Quick reminder everyone, when you post things..people reblog them. People have the ability to reblog from others. Not everyone who reblogs your post may follow you. So that means not every person who reblogs your post was on your blog. Some people seem to forget this.
TODAY I GOT A POSTER FOR THE PERIODIC TABLE OF MUSIC GENRES AND PETE WENTZ LANDED FALL OUT BOY WITH THE TITLE OF EMO
After seeing several submissions from fellow Filipinos, I thought I’d share my own experience growing up Filipino in America. Some of this may become ranty and incoherent, but hopefully I can reach those of you who have experienced something similar or at least can relate.
I remember when a Korean-American classmate in my orchestra class asked from what country in Asia my family came from. Of course, I said that I’m from the Philippines.
Lo and behold! His treatment of me changed from pleasant to utmost disdain. At the time, I did not understand why he suddenly didn’t want to interact with me anymore.
You see, back then (this was when I as 14/15 years old), I was very naïve and I thought Filipinos are just as Asian as all other Asians. I thought this way because both my parents instilled in me that we ARE Asians because of language, cultural, and political influence.
I did not know about the unspoken hierarchy that Filipinos were at the bottom of the Asian Hierarchy. Or were seen as “the wrong kind of Asian.”
And so, I wanted to really make friends with the other Asians at school, but I was often frustrated and ended up becoming a loner because I was often told these things:
“You’re too dark to be Asian.”
“You’re Pacific Islander because Philippines is an archipelago.”
“Your people do not have a clear cultural identity.”
“Filipinos are ‘Hispanic’ because they were colonized by Spain.”
Well, it did not end there. The worst part was when it came to dating and I saw my Asian-American schoolmates dating fellow Asians (most of the ones who dated their fellow Asian Americans were the pale-skinned ones) and/or white people.
I thought, “If they can date other Asians or white people, so can I!”
I was wrong.
So very wrong.
As a matter of fact, these guys, whether they were white or Asian American, won’t even look at me or see me as someone attractive, interesting, funny, and intelligent because all they saw is this dark-skinned girl from the Philippines.
At first, I couldn’t articulate why I was always felt so frustrated and dismissed or just seen as a place holder until they get their “Dream Asian Girl.”
Japanese girls were always at the top. Chinese and Korean girls were always a close second.
But I noticed Filipino girls were always some kind of “consolation prize” for these guys who can’t get a girl from the “East Asian Trifecta.”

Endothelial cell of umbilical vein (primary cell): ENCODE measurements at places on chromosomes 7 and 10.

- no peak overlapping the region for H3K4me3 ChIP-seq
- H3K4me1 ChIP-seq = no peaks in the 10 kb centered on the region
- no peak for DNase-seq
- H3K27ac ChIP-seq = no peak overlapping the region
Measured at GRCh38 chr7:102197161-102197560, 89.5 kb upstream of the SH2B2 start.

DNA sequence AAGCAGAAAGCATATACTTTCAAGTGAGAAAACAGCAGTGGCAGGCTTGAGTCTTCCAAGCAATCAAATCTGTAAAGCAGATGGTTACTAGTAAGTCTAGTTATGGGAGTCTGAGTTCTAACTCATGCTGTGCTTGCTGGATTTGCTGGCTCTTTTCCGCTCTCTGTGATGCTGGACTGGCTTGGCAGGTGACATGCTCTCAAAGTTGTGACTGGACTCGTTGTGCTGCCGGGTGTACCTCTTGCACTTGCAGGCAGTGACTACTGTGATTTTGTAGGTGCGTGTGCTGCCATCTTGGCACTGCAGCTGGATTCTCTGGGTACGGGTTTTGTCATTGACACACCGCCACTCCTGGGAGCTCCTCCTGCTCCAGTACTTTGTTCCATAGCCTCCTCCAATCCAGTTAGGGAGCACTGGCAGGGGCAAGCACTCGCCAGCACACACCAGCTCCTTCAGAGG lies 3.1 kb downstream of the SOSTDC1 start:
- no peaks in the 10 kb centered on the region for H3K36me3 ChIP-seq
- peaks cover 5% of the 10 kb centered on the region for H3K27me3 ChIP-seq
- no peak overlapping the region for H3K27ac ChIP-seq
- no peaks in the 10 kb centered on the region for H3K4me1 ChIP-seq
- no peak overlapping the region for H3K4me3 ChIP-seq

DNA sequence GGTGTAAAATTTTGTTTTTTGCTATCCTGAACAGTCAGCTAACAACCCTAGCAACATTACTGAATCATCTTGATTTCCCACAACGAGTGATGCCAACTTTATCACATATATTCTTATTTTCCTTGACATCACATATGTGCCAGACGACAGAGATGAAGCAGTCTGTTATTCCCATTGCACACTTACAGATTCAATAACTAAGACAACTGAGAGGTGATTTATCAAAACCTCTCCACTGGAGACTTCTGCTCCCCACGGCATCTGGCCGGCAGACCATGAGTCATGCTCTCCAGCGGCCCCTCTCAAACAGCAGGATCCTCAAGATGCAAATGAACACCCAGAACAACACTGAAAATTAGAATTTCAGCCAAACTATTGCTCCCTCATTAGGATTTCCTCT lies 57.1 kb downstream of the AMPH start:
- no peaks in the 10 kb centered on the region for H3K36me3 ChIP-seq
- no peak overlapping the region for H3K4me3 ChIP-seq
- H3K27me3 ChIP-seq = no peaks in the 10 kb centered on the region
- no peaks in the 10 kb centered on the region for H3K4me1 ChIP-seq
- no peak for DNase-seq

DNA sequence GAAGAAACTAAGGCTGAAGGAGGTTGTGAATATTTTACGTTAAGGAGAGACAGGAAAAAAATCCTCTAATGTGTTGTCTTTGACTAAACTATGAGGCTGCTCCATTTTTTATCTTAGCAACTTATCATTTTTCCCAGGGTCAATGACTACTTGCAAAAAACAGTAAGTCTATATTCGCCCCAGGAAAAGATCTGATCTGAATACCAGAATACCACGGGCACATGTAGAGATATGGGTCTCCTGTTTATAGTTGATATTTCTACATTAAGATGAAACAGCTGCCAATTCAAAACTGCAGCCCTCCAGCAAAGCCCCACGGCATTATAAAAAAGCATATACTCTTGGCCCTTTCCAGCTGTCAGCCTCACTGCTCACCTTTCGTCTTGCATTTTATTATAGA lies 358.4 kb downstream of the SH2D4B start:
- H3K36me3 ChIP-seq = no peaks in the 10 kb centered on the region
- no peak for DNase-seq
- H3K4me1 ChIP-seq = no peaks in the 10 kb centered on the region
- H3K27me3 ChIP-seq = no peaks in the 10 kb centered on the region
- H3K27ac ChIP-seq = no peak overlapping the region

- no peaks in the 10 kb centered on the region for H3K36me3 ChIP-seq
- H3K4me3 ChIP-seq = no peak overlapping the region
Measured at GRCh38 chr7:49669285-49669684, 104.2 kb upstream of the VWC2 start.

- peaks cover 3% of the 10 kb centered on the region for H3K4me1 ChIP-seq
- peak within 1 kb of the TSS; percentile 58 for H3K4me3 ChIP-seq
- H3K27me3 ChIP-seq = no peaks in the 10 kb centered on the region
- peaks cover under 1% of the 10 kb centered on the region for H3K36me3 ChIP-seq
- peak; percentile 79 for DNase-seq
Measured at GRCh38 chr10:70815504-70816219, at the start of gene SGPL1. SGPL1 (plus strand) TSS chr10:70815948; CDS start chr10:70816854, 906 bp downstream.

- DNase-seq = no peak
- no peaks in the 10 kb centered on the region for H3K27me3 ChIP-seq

Then it dawned on me that this is happening because I’m the “wrong” kind of Asian. I do not belong in the hierarchy that was established by whatever powers that may be out there.
I completely resented it. And for the longest time, I hated being Filipino because my heritage is always the butt of jokes!
That routine from Donald Glover didn’t help: http://thisisnotpinoy.tumblr.com/post/32867024237
What Lucy Liu said on the David Letterman Show http://youtu.be/s5NCE71wV5s didn’t help.
Why is being Filipino such a bad thing? Why is having a deep tan such a bad thing?
Why is having dark skin disqualifies Filipinos from being Asian?
Why is it so bad? Why do people hate us so much? Why do people not want us?
Even our own selves; we hate ourselves.
Growing up in the Philippines, the media that I saw had fair-skinned movie stars, news casters, and models. There were some dark-skinned actresses but they were few and far in between or they’re often type-casted as the punchline for the fair-skinned protagonist.
Then there’s an abundance of skin whitening products! How can we escape from this madness when we are deeply mired by our own self-hate?
I even hate myself to the point where I do not go outside in the sun, slather SPF100 and wear big sun hats so that I won’t become “too dark.” I am also very guilty of being flattered when relatives tell me “Oh, you’ve become so fair-skinned, you’re so pretty!”
I’m a full-grown woman now but I still find myself being petty about not disclosing my cultural background to people and doing my best to look East Asian as much as possible.
And going back to interacting with white people, they just see Filipinos as “good servants.” Is that how we all are? We just exist to merely serve?
I’ve encountered the question “No, where are you REALLY from?” followed up by a mangled version of some Tagalog phrase they try to use on me to impress me?!
Oh, here’s another “classic” pick up line from white men. They’d tell me they were stationed in the Philippines for quite a few years and talk about how the hospitality of the people and how “docile and submissive” Filipino women are. Then they would even go as far as talk about how they were offered a Filipino bride to take home to America!
That truly annoys me to the Nth degree!
It’s really irritating, frustrating, and tiring battling my own self-hate, discrimination from white people, and then discrimination from fellow Asians.
It is really complicated, being Filipino. I see myself and identify myself as an autonomous Human Being and yet I am always reduced to a caricature of my culture and heritage—not just by other people, but by my own self, too.
This is the animal they chose to represent Satan.
The Father of Lies
Just think about that for a moment.
on a scale from khan to steve rogers how well do you handle being turned into a superhuman science experiment and frozen for decades
Maybe I’m blind, maybe I’m blind
Oh, I couldn’t see you shine
And shimmer right in front of my eyes.
some muggleborn like “i want to be an astronaut when i grow up!”
wizard kids like “wtf is an astronaut”
"oh you know…the people who go to the moon"
of course you can’t just go to the moon you need a rocketship